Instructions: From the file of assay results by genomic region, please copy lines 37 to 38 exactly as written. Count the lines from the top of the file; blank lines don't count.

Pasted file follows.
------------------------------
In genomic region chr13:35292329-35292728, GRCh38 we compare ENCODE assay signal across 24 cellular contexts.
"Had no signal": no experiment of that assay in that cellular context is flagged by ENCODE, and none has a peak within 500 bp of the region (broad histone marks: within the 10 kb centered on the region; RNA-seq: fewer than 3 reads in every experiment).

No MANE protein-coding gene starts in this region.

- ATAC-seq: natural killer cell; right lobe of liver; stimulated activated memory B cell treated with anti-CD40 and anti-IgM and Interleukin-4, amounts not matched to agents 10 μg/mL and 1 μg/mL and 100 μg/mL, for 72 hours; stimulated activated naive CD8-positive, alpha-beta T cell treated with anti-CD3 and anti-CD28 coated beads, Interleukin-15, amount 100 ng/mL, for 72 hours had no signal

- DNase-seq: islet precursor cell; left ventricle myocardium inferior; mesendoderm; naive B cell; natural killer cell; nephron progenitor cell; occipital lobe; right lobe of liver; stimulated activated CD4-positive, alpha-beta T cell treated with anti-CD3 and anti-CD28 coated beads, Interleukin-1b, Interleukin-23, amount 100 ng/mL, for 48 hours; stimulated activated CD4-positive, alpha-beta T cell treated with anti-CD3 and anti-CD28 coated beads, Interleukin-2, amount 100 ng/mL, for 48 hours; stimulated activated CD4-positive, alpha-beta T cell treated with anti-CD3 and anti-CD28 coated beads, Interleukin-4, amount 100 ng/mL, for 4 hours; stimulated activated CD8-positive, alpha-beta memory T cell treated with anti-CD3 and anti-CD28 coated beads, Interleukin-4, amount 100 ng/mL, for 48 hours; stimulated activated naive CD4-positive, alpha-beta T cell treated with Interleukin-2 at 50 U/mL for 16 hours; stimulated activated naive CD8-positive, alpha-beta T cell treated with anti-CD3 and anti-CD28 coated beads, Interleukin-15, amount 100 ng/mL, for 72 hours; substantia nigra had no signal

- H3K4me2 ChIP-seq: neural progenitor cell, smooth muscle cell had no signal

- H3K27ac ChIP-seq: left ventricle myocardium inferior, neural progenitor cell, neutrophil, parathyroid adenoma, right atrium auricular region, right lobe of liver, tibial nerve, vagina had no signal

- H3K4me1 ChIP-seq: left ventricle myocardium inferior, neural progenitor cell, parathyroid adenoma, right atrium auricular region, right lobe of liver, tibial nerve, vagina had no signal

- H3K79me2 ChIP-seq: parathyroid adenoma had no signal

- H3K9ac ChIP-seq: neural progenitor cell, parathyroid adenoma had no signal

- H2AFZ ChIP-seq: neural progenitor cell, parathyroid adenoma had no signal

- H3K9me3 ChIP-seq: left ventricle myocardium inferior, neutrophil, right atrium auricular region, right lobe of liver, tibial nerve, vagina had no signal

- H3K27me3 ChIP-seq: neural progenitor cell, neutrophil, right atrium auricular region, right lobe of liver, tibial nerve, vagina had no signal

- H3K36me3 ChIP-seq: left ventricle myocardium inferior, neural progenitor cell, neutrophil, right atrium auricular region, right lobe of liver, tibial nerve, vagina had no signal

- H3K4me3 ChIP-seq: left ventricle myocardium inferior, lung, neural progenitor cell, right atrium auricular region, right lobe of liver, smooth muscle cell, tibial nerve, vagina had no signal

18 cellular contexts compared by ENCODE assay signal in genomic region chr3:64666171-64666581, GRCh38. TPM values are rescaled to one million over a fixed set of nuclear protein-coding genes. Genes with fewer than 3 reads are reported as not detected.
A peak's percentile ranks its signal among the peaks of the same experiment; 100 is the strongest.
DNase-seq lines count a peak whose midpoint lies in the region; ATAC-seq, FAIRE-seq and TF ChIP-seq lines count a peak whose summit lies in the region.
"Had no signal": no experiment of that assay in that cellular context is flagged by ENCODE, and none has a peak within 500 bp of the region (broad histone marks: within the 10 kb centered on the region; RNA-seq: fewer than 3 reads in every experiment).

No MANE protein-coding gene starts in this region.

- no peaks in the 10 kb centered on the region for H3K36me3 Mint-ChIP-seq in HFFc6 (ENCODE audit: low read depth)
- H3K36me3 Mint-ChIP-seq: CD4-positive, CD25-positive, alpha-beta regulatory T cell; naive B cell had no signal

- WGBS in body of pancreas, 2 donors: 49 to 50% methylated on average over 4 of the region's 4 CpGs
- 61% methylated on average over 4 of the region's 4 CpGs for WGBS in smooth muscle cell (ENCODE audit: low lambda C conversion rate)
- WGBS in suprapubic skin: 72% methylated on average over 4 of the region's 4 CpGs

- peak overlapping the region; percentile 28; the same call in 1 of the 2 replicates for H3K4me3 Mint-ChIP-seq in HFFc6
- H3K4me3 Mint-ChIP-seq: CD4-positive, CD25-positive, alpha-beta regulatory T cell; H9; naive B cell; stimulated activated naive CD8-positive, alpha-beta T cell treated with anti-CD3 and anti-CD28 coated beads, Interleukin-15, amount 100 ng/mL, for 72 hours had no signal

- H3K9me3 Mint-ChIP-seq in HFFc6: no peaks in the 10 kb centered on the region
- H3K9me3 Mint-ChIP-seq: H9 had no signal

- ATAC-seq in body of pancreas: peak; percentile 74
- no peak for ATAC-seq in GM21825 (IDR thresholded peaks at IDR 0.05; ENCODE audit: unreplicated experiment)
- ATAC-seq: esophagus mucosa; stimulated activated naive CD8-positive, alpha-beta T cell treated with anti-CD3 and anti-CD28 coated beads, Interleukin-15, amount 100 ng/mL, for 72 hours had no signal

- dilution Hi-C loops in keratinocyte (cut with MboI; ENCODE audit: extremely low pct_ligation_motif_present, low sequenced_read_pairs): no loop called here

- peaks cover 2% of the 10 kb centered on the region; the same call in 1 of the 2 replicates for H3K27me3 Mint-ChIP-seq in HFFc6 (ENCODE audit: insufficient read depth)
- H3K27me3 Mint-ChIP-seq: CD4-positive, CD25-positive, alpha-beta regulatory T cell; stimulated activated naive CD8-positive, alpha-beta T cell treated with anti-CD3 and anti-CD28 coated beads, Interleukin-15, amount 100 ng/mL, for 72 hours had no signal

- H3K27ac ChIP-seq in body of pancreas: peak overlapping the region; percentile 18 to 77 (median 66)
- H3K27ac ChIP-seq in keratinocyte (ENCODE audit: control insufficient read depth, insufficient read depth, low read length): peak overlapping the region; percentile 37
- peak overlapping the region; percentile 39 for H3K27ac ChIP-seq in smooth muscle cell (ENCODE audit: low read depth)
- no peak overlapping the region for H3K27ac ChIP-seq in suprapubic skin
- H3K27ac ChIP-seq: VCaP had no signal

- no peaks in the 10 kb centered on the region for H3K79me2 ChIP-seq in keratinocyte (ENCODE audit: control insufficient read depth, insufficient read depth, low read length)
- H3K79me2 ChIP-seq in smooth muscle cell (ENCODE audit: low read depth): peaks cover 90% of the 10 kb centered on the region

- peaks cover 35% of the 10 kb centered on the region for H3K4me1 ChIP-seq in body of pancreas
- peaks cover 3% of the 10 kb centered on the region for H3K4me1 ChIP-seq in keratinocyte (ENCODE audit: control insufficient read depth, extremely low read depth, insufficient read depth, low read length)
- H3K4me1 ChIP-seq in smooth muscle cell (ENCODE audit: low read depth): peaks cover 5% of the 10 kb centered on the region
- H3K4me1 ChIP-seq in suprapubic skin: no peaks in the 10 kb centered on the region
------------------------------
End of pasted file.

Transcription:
- H3K27ac ChIP-seq in keratinocyte (ENCODE audit: control insufficient read depth, insufficient read depth, low read length): peak overlapping the region; percentile 37
- peak overlapping the region; percentile 39 for H3K27ac ChIP-seq in smooth muscle cell (ENCODE audit: low read depth)